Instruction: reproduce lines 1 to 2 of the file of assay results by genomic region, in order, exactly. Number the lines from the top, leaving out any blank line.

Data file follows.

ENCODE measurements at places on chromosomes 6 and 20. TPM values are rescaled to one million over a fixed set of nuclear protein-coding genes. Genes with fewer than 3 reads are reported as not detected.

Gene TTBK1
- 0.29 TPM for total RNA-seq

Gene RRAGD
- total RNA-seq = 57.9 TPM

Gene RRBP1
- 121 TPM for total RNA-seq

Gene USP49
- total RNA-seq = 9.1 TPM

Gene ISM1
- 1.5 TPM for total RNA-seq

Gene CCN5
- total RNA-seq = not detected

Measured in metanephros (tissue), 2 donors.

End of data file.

ENCODE measurements at places on chromosomes 6 and 20. TPM values are rescaled to one million over a fixed set of nuclear protein-coding genes. Genes with fewer than 3 reads are reported as not detected.

Gene TTBK1